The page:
Hurricane season officially begins Friday. Forecasters say the Central Pacific could see three to six tropical cyclones that would bring torrential rains, strong winds and severe flooding. This all comes as the state is still recovering from a record-breaking winter storm that pummeled parts of O‘ahu and Kaua‘i in April.
Heavy rains triggered floods and mudslides that made major roads inaccessible, destroyed and stranded cars, and ripped homes from their foundations. Some 532 homes were damaged or destroyed in the event, and the amount of rainfall — nearly 50 inches in a 24-hour period — could break a national record if verified.
Experts say the image of cars under water and homes toppled over serves as an important reminder for what the islands could see more of by the end of the century as a result of climate change: more storms and more intense storms that might not only happen more regularly, but could become the norm.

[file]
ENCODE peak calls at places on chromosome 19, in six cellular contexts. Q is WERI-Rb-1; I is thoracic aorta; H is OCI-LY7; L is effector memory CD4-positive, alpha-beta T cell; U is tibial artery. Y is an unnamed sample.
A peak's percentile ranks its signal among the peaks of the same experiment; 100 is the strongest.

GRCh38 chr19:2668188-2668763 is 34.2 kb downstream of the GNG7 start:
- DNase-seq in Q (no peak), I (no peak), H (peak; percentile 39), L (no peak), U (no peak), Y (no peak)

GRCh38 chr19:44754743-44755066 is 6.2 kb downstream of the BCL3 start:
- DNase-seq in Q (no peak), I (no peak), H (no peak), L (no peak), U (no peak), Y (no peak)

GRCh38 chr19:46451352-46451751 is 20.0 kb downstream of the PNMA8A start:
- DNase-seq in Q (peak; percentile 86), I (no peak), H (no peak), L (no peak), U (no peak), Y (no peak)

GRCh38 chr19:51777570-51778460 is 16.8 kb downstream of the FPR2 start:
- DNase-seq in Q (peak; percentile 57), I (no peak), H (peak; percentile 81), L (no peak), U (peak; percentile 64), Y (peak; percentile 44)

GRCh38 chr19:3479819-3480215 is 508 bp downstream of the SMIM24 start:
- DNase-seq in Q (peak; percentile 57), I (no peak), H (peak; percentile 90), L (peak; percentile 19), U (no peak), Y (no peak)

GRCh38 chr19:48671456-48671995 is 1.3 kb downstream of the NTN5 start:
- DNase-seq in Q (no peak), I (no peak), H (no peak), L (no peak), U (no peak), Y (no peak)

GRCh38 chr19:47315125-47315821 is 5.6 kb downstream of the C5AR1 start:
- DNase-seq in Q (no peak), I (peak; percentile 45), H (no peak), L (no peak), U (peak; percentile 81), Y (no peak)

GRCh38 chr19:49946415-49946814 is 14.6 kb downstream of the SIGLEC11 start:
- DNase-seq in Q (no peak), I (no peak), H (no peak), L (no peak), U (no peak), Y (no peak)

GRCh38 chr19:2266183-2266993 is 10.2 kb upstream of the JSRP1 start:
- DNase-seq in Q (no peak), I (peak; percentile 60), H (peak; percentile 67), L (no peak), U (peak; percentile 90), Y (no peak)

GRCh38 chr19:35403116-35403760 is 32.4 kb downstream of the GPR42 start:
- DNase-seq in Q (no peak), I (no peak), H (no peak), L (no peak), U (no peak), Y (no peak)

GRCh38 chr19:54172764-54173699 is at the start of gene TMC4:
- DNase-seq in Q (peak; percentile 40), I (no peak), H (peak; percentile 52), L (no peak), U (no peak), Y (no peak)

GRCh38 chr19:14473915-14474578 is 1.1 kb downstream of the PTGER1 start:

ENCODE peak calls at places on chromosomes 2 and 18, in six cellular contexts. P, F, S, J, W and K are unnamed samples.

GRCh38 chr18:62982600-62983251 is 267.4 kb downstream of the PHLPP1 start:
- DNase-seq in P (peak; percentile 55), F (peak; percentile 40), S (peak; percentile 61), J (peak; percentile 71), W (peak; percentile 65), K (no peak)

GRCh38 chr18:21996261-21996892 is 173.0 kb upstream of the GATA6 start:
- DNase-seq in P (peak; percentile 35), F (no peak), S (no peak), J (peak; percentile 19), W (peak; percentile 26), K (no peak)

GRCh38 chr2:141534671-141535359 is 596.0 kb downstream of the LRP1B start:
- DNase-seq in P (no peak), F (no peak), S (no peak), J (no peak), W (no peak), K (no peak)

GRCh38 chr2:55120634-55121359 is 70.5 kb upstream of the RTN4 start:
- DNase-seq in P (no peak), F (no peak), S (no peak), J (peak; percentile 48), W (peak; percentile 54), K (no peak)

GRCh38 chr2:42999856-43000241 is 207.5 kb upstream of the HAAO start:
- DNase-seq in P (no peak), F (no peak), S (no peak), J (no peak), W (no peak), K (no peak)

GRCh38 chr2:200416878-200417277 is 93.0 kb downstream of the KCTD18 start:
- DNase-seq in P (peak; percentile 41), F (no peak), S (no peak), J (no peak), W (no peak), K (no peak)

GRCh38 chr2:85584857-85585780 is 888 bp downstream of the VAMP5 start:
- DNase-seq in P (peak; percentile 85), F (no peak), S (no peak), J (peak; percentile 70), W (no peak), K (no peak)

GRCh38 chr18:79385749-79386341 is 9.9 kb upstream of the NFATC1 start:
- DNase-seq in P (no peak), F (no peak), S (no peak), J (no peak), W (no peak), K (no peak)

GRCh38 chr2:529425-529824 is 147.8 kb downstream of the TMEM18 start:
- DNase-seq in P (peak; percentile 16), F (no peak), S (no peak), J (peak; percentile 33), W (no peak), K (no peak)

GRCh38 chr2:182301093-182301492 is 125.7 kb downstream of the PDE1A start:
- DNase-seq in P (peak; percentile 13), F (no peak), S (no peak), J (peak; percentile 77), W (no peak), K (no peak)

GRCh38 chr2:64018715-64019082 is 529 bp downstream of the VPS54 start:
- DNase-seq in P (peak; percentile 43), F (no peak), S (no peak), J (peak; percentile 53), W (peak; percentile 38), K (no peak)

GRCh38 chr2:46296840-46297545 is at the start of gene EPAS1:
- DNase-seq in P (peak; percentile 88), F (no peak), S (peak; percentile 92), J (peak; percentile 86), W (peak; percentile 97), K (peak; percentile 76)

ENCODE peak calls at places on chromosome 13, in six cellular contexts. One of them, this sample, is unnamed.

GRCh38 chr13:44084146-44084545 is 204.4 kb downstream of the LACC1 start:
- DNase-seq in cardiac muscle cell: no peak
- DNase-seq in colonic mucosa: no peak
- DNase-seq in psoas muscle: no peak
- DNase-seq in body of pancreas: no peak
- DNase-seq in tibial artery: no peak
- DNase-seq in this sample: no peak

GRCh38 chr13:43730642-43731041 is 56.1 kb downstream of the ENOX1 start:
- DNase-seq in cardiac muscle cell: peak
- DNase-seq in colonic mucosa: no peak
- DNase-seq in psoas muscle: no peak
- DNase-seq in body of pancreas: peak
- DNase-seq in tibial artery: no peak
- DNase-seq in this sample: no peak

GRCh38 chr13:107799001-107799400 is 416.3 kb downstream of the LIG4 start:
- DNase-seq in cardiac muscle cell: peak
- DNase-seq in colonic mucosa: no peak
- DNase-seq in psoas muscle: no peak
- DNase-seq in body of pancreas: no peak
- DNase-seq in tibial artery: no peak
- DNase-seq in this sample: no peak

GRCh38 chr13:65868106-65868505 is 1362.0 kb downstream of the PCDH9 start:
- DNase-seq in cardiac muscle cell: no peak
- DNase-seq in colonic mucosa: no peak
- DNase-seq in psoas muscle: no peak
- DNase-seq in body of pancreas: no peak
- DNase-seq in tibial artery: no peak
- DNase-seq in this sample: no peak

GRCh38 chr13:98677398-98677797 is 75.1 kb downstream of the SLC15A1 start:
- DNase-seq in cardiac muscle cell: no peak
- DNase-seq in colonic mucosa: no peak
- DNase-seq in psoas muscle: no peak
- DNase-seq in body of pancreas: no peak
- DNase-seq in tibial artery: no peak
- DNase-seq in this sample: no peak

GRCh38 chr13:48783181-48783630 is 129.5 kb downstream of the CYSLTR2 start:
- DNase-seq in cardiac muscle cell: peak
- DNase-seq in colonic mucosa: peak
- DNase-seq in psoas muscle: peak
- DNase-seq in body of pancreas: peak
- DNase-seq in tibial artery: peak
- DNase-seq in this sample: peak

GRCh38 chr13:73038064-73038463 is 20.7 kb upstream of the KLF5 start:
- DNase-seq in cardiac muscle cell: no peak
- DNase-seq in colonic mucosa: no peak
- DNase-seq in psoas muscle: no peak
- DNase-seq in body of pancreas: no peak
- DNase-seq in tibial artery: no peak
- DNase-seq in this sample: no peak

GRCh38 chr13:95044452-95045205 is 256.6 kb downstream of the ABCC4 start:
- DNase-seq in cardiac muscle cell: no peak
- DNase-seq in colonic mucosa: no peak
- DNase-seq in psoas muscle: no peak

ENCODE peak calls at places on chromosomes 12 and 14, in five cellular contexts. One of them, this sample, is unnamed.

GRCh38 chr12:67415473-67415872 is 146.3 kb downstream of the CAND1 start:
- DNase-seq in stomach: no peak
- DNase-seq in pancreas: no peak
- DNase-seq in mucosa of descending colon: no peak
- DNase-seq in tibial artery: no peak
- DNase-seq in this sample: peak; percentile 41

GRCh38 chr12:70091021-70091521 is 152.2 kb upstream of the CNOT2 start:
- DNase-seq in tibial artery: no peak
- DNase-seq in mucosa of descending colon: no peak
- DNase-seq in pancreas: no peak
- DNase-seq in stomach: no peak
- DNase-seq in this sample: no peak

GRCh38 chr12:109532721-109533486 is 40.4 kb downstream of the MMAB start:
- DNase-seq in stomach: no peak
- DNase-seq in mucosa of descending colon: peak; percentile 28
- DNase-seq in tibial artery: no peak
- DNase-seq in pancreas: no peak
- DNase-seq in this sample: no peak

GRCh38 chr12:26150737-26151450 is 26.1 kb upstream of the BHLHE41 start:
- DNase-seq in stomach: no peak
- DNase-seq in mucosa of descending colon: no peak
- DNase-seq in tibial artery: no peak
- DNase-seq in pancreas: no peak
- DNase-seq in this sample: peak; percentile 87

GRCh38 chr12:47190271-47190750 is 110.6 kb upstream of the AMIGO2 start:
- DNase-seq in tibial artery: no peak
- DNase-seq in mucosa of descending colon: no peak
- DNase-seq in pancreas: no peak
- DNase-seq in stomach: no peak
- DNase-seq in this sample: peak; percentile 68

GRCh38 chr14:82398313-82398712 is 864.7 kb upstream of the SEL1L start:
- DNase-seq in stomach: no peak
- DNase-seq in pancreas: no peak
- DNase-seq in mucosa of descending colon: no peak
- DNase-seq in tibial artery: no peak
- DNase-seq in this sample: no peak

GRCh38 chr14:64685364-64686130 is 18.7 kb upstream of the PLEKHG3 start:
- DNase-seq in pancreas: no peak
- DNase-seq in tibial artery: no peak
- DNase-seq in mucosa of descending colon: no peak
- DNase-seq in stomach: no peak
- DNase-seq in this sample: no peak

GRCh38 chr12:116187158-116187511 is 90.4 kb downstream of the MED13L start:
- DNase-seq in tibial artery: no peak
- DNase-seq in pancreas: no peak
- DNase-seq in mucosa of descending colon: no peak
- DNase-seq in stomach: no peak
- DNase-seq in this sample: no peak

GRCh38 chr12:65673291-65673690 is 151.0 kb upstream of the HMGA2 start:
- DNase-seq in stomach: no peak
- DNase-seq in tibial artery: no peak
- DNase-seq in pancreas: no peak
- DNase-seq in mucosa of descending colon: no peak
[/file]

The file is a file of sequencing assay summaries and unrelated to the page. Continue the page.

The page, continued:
“It’s very gradual, and just because we had a record-breaking event doesn’t mean next year we’re going to have that again,” said Steven Businger, professor and chair of the Department of Atmospheric Sciences (ATMO). “But the state will have more record floods in the future.”
Yuqing Wang, professor of Atmospheric Sciences and International Pacific Research Center (IPRC) researcher, adds that it was an event triggered primarily by La Niña. But the cold air mixed with the warmer sea surface temperature resulted in an unstable atmosphere. “They bring such extreme events because the sea surface temperature is really high around Hawai‘i,” he said. “About 2 degrees higher than normal.”
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